Transgender trauma patients: What surgeons need to know

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Seek out training on treating transgender patients

Education on the care of transgender and gender nonbinary population is lacking in both medical schools as well as surgical residencies, and it is often left to individual surgeons to seek out their own training. Unfortunately, this leaves many uncertain how to ask a patient about his/her/their history without making the patient uncomfortable. If we don’t ask the right questions, some patients may not disclose information that could be very detrimental to their care. Documentation in EHRs can be made difficult if the software doesn’t include transgender female, transgender male, and gender nonbinary options in addition to the binary choice of female or male. This can contribute to the misgendering and distress of the patient.

Asking which pronouns a transgender individual uses can be a big first step because it allows that person know that you are being respectful. Be prepared for pronouns you may not be used to: Some may use she/her or he/his, and some may use they/their, ze/hir, ze/zir or xe/xyr. It is important to have appropriate registration forms, gender neutral bathrooms, and respect and discretion from every individual provider for all of our patients. Providers should seek out education and training so that the patients aren’t forced to do the educating themselves. As trauma and acute care surgeons, we are used to caring for a diverse patient population with many unique needs. However, we don’t know enough about the trauma and surgery risks in the transgender and gender nonbinary population as only a limited research has been done. Studies such as this by Dr. Mandell et al. are encouraging and hopefully more will follow.

Andrea Long, MD, is an acute care surgeon and an assistant clinical professor at University of San Francisco, Fresno.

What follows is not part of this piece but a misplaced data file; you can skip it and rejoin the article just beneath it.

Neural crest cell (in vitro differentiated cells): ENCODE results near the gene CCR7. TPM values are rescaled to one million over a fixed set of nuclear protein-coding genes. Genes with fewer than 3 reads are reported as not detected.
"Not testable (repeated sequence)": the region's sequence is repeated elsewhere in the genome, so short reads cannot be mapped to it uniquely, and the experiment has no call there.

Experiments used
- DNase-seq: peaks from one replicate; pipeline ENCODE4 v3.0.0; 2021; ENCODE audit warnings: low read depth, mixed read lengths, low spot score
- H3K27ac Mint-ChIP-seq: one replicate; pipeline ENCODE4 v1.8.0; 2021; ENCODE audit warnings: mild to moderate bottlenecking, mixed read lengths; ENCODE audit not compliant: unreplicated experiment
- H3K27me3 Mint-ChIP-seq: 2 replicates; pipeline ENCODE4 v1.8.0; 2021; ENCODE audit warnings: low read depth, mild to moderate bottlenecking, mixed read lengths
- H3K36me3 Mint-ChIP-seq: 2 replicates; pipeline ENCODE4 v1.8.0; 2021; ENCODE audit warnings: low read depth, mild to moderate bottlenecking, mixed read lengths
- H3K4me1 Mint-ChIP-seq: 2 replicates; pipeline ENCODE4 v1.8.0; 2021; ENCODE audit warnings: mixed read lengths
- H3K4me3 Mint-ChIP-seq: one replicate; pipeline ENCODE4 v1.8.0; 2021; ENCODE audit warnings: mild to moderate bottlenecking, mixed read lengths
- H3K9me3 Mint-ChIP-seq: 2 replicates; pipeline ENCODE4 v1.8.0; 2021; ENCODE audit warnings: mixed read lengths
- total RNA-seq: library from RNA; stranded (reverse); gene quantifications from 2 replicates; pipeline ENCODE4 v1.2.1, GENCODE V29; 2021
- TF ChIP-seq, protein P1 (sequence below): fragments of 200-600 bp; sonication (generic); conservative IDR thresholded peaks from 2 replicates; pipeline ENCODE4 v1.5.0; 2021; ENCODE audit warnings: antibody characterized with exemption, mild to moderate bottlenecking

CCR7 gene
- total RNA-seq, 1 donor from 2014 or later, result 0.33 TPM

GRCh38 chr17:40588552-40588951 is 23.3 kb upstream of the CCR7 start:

Privacy concerns can be of particular sensitivity. “Care must be taken to maintain privacy for the patient, as others outside of the hospital may not know they are transgender. Consultation with the patient’s primary care provider may be beneficial to determine the extent of gender-affirmation and the patient’s disclosure to family and friends,” the investigator advised. In addition, the clinician needs to establish which if any nonmedical interventions the transgender patients has had. These may include nonprescription hormone therapy and silicone injections.

The encounter should include an evaluation for injury to genitalia. “Transgender patients may have significant dysphoria associated with their preoperative genitals,” Dr. Mandell and his coauthors said. In these cases, “involvement of providers experienced with examination of transgender patients should be sought, if possible.” These patients should be screened for potential abuse by a companion or self-injury, the investigators suggested.

Dr. Mandell and his coauthors also discussed some of the nuances of trauma care for this population. For example, transgender women may need a smaller endotracheal tube for establishing an airway as intubation to avoid damaging surgically altered vocal chords. Other craniofacial alterations can get in the way of establishing an airway. Clinicians also should keep in mind the increased likelihood of a venous thromboembolism from estrogen hormone therapy in immobilized transgender patients in the trauma setting. Implants and surgical alterations can add a layer of complexity to reading images. Anatomical rearrangement can make catheterization challenging.

Dr. Mandell and his coauthors concluded, “Further research is needed on the appropriate management of cross-gender hormones, dosing of medications and nutrition, and the special considerations for injury patterns and risks in transgender patients. Development of a system for quickly determining the state of gender-affirmation of the patient in regards to hormone therapy, surgeries, and social aspects may prove beneficial to providers in the setting of trauma, but involvement of the transgender population in the development of any such system is crucial.”

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